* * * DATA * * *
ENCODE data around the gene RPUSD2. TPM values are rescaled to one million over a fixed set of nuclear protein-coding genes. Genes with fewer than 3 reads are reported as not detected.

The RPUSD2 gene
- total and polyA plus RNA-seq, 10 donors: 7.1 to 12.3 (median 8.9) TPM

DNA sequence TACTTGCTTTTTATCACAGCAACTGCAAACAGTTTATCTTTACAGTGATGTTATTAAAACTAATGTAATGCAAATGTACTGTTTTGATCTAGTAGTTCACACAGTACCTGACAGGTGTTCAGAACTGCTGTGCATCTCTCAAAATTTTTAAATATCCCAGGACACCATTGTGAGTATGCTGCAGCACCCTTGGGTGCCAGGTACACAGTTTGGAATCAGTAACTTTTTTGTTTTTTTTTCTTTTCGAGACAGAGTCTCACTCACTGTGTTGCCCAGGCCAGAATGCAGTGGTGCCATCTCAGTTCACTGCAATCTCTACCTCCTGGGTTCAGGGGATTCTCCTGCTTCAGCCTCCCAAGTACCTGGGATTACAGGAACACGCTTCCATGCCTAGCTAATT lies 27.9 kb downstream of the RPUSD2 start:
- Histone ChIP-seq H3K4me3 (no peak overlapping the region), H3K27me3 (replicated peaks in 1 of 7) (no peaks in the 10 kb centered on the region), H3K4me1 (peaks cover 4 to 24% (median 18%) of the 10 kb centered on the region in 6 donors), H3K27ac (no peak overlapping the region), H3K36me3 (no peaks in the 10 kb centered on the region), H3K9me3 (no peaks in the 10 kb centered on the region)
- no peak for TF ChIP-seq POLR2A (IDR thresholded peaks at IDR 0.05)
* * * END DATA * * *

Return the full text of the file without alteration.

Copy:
ENCODE data around the gene RPUSD2. TPM values are rescaled to one million over a fixed set of nuclear protein-coding genes. Genes with fewer than 3 reads are reported as not detected.

The RPUSD2 gene
- total and polyA plus RNA-seq, 10 donors: 7.1 to 12.3 (median 8.9) TPM

DNA sequence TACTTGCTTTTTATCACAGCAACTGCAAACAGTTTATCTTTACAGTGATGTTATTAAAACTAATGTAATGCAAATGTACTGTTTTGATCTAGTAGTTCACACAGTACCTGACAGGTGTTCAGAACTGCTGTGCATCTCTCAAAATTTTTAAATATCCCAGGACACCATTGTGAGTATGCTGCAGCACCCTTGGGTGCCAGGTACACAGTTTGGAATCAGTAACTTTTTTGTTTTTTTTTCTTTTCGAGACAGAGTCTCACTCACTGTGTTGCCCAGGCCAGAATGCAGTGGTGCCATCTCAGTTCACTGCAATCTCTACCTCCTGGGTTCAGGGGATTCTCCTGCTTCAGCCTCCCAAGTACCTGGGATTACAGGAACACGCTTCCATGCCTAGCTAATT lies 27.9 kb downstream of the RPUSD2 start:
- Histone ChIP-seq H3K4me3 (no peak overlapping the region), H3K27me3 (replicated peaks in 1 of 7) (no peaks in the 10 kb centered on the region), H3K4me1 (peaks cover 4 to 24% (median 18%) of the 10 kb centered on the region in 6 donors), H3K27ac (no peak overlapping the region), H3K36me3 (no peaks in the 10 kb centered on the region), H3K9me3 (no peaks in the 10 kb centered on the region)
- no peak for TF ChIP-seq POLR2A (IDR thresholded peaks at IDR 0.05)